For the Kids

Two local theater companies are putting on musicals set to appeal to younger audiences

Kevin Johnson is in the pink of his passion these days. The founding artistic director of Arizona Onstage Productions is directing not one, but two musicals which will share the same space—the Cabaret Theatre at the Temple of Music and Art—for the next few weeks. The intimate musical Closer Than Ever will open Friday and the smash hit Pinkalicious, the company's first children's show, will open the next week. They will both run in rep through Aug. 18.

"I know it's crazy, but I've really wanted to do this (Pinkalicious) not only because it's a great show, but because I want to start developing a children's theater as part of this company. I work better under pressure anyway. I had the time since it was summer (Johnson teaches theater at BASIS Charter School) and since we're already renting the space for Closer Than Ever, I thought, 'let's go for it.'

"I've been looking at other cities our size and I really think there is a market here for a professional company producing smart, intelligent theater for children that will be attractive to adults as well. Live Theatre Workshop's education program is great, but because of their other programs they can only present one performance a week. And a lot of what comes through here for kids is really more pageant or spectacle. It's fine, but it's not what theater for kids can be."

Pinkalicious is based on the immensely popular book of the same name by Elizabeth Kann and Victoria Kann. They developed it into a musical with orchestrations by John Gregor, and it opened in New York at the Vital Theatre Company in 2006. It has enjoyed sold-out runs at various venues in New York ever since and has been touring the U.S. and Canada for several years.

Pinkalicious is a young lady who loves the color pink, especially pink cupcakes. One day she eats too many and upon waking the next morning discovers she has turned totally pink, which thrills her but horrifies her parents. This warrants a visit to the doctor where she receives some stern advice about eating the right things, which can actually reverse her condition. But does she listen?

"It sounds girly," Johnson said, "but it's not really. And then I listened to the score. It's intelligent, it's funny, it's witty. There are some things that might fly over the heads of the kids, but their parents will get it. And I really like that it's not preachy, but it brings up some subjects like—well, her little brother loves pink, too, but has been told he shouldn't. So there's the importance of being comfortable about who you are and what you like. And also, there's that Michelle Obama message of, we are what we eat.

"I also wanted to do a show with some name recognition, because there is a growing trend, especially with adult theater, that people don't want to take a risk on seeing something they don't know. But it is so critical that we give kids opportunities to see great theater—quality theater made for them. People underestimate kids' intelligence. They get everything. But it's scary that when I go to the theater, I don't see the teens, the twenty-somethings, the thirty-somethings. Everybody there has the same color of hair as I do—gray. We need to cultivate the idea that theater is a part of your life growing up."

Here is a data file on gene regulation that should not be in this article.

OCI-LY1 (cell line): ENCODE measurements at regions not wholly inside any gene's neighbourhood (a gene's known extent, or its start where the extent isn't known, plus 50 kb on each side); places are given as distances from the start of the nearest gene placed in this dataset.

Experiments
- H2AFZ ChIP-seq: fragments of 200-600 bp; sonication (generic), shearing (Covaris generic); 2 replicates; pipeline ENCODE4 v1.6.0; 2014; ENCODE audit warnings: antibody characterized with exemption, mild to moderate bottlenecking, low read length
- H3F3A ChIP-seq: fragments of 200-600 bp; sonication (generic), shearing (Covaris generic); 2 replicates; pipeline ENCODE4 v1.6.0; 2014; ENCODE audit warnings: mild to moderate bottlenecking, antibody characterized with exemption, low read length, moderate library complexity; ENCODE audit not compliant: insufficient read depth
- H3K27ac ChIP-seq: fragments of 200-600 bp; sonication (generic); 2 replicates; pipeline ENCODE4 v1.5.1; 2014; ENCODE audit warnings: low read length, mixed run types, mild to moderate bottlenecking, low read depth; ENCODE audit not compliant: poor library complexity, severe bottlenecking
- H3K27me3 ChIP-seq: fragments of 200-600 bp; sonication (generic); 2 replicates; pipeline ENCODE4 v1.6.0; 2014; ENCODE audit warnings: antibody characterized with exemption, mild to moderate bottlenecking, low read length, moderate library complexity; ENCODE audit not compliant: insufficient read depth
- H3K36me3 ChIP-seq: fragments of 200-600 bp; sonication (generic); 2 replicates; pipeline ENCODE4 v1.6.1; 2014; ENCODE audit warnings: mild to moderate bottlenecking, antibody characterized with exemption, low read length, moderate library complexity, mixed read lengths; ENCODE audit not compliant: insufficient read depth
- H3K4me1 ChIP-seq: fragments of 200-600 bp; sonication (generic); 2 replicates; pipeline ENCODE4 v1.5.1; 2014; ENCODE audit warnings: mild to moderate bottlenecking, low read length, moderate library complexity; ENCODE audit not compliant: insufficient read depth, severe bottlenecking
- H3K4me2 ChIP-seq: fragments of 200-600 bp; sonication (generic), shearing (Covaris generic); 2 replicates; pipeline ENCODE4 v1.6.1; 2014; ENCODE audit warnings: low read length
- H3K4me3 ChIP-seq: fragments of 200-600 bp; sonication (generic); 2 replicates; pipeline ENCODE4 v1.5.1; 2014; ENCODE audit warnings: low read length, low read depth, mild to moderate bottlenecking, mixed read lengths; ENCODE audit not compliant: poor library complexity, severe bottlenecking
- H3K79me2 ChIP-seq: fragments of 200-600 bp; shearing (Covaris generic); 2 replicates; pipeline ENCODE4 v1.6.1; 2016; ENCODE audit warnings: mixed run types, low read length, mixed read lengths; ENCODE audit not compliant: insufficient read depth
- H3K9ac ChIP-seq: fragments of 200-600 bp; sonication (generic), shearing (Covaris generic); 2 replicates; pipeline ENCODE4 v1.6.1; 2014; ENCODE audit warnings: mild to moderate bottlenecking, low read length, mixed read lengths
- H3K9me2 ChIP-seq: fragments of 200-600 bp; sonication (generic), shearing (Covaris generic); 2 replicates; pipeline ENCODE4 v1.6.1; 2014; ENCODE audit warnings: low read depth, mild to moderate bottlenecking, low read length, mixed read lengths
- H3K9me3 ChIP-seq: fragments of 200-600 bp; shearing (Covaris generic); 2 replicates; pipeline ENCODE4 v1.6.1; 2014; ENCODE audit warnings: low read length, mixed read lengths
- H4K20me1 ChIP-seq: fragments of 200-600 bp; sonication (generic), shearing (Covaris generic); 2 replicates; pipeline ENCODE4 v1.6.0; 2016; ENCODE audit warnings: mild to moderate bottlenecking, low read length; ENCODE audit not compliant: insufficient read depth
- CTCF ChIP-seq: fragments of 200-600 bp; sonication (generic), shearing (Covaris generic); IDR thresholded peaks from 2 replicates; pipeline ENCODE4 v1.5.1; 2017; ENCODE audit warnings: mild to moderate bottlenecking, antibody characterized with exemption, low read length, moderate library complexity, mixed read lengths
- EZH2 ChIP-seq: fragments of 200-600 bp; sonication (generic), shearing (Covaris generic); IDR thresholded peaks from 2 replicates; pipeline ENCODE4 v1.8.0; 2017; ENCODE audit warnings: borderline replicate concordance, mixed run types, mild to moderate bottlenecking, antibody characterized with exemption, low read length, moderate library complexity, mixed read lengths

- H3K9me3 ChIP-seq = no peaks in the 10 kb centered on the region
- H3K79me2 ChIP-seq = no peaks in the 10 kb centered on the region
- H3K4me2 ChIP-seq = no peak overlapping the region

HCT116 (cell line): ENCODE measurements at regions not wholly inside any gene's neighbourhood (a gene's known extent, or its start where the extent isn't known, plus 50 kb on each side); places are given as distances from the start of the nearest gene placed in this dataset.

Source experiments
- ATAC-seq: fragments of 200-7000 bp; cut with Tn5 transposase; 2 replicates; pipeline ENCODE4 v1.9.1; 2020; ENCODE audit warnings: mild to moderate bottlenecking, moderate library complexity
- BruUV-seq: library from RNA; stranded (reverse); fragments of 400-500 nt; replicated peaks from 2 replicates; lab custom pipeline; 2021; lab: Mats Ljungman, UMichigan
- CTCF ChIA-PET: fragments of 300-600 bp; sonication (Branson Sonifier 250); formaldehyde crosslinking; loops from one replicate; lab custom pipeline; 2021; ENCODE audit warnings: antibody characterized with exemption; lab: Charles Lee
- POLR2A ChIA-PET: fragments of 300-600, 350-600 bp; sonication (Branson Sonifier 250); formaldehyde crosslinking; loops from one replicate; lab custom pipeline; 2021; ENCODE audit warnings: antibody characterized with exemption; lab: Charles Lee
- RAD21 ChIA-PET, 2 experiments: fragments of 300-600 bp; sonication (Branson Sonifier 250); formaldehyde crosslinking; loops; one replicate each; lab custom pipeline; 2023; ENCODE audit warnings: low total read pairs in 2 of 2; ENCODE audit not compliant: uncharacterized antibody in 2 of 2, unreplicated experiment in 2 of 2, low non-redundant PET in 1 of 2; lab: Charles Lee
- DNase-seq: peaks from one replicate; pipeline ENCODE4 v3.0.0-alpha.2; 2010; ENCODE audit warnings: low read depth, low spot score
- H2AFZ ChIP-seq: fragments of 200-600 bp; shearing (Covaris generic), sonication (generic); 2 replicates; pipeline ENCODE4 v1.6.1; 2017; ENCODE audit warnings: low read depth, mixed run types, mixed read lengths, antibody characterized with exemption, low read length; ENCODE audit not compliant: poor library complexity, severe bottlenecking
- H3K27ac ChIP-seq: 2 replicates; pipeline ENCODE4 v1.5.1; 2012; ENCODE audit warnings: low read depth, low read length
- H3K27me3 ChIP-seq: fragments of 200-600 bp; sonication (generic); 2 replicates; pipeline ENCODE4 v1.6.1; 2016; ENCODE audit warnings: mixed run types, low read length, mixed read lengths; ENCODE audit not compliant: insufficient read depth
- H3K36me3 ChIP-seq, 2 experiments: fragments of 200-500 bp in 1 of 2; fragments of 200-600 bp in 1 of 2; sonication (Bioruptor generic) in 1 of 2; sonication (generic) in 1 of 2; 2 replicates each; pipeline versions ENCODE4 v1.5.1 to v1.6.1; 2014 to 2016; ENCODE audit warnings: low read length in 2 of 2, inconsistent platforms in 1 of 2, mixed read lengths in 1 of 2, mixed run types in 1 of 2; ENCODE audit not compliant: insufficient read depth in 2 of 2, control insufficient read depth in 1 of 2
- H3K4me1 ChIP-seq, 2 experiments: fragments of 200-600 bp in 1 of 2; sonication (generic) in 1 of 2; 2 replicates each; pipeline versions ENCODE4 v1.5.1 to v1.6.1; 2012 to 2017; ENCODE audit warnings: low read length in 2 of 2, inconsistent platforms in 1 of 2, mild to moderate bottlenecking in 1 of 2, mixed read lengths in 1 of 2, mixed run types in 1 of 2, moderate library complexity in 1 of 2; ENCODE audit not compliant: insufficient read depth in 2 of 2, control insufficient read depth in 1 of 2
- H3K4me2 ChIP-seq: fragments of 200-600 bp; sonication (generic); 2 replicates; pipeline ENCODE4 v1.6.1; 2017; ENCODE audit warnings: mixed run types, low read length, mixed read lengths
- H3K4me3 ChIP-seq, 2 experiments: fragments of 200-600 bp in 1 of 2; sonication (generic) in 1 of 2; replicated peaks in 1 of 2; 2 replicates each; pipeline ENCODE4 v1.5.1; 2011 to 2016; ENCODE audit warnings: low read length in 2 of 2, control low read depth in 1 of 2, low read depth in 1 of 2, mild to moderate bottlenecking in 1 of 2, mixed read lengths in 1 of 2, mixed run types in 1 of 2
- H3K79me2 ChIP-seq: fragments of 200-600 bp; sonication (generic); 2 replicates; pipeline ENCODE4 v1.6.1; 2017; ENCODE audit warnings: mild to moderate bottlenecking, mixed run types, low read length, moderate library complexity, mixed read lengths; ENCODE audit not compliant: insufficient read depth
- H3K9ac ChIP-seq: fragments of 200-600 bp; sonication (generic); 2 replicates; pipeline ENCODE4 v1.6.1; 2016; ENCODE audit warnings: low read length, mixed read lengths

Across town at Live Theatre Workshop, Amanda Gremel can speak genuinely to the importance of a youngster's exposure to theater. Now a regular actor with the company, she is the assistant director of the theater's education program, which includes year-round musical theater classes for all ages, workshops in schools, and the All Together Theatre, which produces shows performed on site at LTW.

In fact, the program just won a "Lumie"—an award presented by the Tucson Pima Arts Council to individuals and groups "that make Southern Arizona a wellspring of creative vitality."

"I started as a student and now I'm running All Together Theatre, and my experience at ATT is the first credit listed on my resume," says Gremel.

Michael Martinez, who is the LTW's director of education, explains that ATT is not just a children's theater. "We try to focus on people of all ages from all walks of life coming together to enjoy theater as a group."

For the productions of All Together Theatre, Martinez says they rely on writers and musicians from the Tucson community to write about 90 percent of their shows. Their current show, The Princess Who Wouldn't Smile, was penned by Leslie J. Miller, and Martinez composed the music. There is usually a mix of child and adult actors, and although some of the kids might come from the program's classes, there are auditions.

"Our space is so busy with classes and rehearsals and performances on the main stage that we can only perform once a week," says Martinez. Each show runs from eight to 10 weeks on Sundays at 1 p.m.

He underscores the importance of generous donors who underwrite the program's activities in the schools. "They support our going out into schools where kids would never have exposure to any kind of theater."

Says Gremel, "A woman came up to us once and she was crying and said, 'I'm just so thankful that you came here. My son doesn't like to speak out in class; he's the one who always sits in the back, and we had no idea that he could do this.' It can really bring kids out of their shells.

"I think that through our education program we are bringing up great people. Seeing and understanding different characters can help them find who they are and feel comfortable becoming whoever they want to become."

Adds Martinez, "It's important to focus on creativity as part of education because that is what feeds innovation. Every career requires one to think creatively. We need to nourish that."

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